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Large language models in medical ethics: useful but not expert


Ferrario, Andrea; Biller-Andorno, Nikola (2024). Large language models in medical ethics: useful but not expert. Journal of Medical Ethics:Epub ahead of print.

Abstract

Large language models (LLMs) have now entered the realm of medical ethics. In a recent study, Balaset alexamined the performance of GPT-4, a commercially available LLM, assessing its performance in generating responses to diverse medical ethics cases. Their findings reveal that GPT-4 demonstrates an ability to identify and articulate complex medical ethical issues, although its proficiency in encoding the depth of real-world ethical dilemmas remains an avenue for improvement. Investigating the integration of LLMs into medical ethics decision-making appears to be an interesting avenue of research. However, despite the promising trajectory of LLM technology in medicine, it is crucial to exercise caution and refrain from attributing their expertise to medical ethics. Our thesis follows an examination of the nature of expertise and the epistemic limitations that affect LLM technology. As a result, we propose two more fitting applications of LLMs in medical ethics: first, as tools for mining electronic health records or scientific literature, thereby supplementing evidence for resolving medical ethics cases, and second, as educational platforms to foster ethical reflection and critical thinking skills among students and residents. The integration of LLMs in medical ethics, while promising, requires careful consideration of their epistemic limitations. Consequently, a well-considered definition of their role in ethically sensitive decision-making is crucial.

Abstract

Large language models (LLMs) have now entered the realm of medical ethics. In a recent study, Balaset alexamined the performance of GPT-4, a commercially available LLM, assessing its performance in generating responses to diverse medical ethics cases. Their findings reveal that GPT-4 demonstrates an ability to identify and articulate complex medical ethical issues, although its proficiency in encoding the depth of real-world ethical dilemmas remains an avenue for improvement. Investigating the integration of LLMs into medical ethics decision-making appears to be an interesting avenue of research. However, despite the promising trajectory of LLM technology in medicine, it is crucial to exercise caution and refrain from attributing their expertise to medical ethics. Our thesis follows an examination of the nature of expertise and the epistemic limitations that affect LLM technology. As a result, we propose two more fitting applications of LLMs in medical ethics: first, as tools for mining electronic health records or scientific literature, thereby supplementing evidence for resolving medical ethics cases, and second, as educational platforms to foster ethical reflection and critical thinking skills among students and residents. The integration of LLMs in medical ethics, while promising, requires careful consideration of their epistemic limitations. Consequently, a well-considered definition of their role in ethically sensitive decision-making is crucial.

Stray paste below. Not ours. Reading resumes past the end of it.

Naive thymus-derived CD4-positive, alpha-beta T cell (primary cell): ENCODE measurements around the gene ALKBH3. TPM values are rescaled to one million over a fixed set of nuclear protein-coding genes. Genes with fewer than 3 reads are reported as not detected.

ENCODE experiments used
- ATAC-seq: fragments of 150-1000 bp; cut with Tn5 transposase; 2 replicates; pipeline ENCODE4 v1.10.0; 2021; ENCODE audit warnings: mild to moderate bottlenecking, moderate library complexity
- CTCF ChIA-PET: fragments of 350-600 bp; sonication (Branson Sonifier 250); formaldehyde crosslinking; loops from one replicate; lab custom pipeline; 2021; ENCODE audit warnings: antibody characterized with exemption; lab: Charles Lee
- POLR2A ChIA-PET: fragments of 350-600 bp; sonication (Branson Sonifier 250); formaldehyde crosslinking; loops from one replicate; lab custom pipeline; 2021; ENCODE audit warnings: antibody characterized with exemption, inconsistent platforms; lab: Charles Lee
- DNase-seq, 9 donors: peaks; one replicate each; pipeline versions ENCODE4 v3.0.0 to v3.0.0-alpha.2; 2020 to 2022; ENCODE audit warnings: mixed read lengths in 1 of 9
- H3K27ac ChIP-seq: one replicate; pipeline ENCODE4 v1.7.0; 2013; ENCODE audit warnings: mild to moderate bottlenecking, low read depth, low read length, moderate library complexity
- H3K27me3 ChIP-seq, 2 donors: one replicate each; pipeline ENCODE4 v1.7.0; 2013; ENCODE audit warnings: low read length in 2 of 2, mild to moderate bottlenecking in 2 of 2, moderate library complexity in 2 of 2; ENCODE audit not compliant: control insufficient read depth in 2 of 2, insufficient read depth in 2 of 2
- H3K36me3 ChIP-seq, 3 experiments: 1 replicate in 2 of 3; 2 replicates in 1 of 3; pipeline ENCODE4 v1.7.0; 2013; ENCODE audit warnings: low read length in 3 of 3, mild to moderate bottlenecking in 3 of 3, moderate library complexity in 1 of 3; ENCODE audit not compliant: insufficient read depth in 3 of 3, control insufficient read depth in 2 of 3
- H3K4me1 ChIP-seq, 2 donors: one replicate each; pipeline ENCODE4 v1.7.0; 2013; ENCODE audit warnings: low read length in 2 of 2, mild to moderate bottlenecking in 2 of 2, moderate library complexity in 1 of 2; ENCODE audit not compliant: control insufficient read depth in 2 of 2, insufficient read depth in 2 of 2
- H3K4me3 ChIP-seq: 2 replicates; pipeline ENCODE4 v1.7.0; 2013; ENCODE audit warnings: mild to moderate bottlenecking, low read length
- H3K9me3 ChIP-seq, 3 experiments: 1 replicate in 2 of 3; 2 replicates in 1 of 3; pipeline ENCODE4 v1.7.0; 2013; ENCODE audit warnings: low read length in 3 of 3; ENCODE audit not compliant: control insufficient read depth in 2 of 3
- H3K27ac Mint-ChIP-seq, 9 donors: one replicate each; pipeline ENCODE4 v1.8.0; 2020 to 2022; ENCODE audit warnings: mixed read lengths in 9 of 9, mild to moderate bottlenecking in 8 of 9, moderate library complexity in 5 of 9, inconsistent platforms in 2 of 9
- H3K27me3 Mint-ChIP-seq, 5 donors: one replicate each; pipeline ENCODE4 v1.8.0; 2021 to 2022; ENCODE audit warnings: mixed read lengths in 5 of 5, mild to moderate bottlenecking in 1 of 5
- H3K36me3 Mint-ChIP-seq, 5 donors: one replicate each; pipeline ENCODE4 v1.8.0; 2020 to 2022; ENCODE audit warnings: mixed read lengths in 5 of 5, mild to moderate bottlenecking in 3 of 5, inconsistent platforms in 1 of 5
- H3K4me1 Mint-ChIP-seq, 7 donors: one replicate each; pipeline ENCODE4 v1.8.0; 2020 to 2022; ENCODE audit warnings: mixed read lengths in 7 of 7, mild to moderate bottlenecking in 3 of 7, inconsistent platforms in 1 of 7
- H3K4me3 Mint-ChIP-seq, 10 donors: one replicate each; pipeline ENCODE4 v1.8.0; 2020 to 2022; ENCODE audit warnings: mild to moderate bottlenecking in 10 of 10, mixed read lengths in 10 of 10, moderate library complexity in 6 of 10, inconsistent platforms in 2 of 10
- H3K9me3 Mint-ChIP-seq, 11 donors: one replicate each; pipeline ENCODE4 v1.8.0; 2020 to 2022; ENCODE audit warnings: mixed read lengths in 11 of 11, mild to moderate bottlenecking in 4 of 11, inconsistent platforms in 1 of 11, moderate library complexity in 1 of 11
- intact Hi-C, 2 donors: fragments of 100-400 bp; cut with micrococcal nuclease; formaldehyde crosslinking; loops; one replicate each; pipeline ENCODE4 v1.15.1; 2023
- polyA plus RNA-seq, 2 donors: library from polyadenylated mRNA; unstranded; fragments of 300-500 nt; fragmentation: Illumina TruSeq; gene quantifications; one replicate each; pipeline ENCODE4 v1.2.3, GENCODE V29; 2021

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Additional indexing

Item Type:Journal Article, refereed, further contribution
Communities & Collections:04 Faculty of Medicine > Institute of Biomedical Ethics and History of Medicine
Dewey Decimal Classification:610 Medicine & health
Uncontrolled Keywords:Health Policy, Arts and Humanities (miscellaneous), Issues, ethics and legal aspects, Health (social science)
Language:English
Date:22 January 2024
Deposited On:24 Jan 2024 09:09
Last Modified:31 Mar 2024 01:38
Publisher:BMJ Publishing Group
ISSN:0306-6800
OA Status:Green
Free access at:Publisher DOI. An embargo period may apply.
Publisher DOI:https://doi.org/10.1136/jme-2023-109770
PubMed ID:38253463
  • Content: Accepted Version
  • Language: English
  • Licence: Creative Commons: Attribution-NonCommercial 4.0 International (CC BY-NC 4.0)